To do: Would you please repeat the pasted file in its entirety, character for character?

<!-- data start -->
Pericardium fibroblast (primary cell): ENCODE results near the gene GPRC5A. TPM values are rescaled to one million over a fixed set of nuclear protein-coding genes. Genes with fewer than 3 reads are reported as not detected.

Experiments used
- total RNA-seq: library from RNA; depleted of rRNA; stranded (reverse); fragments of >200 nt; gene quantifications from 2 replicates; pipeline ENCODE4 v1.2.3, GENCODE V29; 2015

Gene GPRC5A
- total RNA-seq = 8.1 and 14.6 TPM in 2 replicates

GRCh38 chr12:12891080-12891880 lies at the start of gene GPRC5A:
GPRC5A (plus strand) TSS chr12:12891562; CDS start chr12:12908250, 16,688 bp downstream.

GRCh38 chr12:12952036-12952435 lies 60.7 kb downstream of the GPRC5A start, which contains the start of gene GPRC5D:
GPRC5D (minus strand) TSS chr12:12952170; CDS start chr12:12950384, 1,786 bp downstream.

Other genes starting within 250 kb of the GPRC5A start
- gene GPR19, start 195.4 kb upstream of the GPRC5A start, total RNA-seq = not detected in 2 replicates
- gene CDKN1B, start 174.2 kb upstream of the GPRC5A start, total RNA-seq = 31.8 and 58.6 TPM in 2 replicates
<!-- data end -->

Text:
Pericardium fibroblast (primary cell): ENCODE results near the gene GPRC5A. TPM values are rescaled to one million over a fixed set of nuclear protein-coding genes. Genes with fewer than 3 reads are reported as not detected.

Experiments used
- total RNA-seq: library from RNA; depleted of rRNA; stranded (reverse); fragments of >200 nt; gene quantifications from 2 replicates; pipeline ENCODE4 v1.2.3, GENCODE V29; 2015

Gene GPRC5A
- total RNA-seq = 8.1 and 14.6 TPM in 2 replicates

GRCh38 chr12:12891080-12891880 lies at the start of gene GPRC5A:
GPRC5A (plus strand) TSS chr12:12891562; CDS start chr12:12908250, 16,688 bp downstream.

GRCh38 chr12:12952036-12952435 lies 60.7 kb downstream of the GPRC5A start, which contains the start of gene GPRC5D:
GPRC5D (minus strand) TSS chr12:12952170; CDS start chr12:12950384, 1,786 bp downstream.

Other genes starting within 250 kb of the GPRC5A start
- gene GPR19, start 195.4 kb upstream of the GPRC5A start, total RNA-seq = not detected in 2 replicates
- gene CDKN1B, start 174.2 kb upstream of the GPRC5A start, total RNA-seq = 31.8 and 58.6 TPM in 2 replicates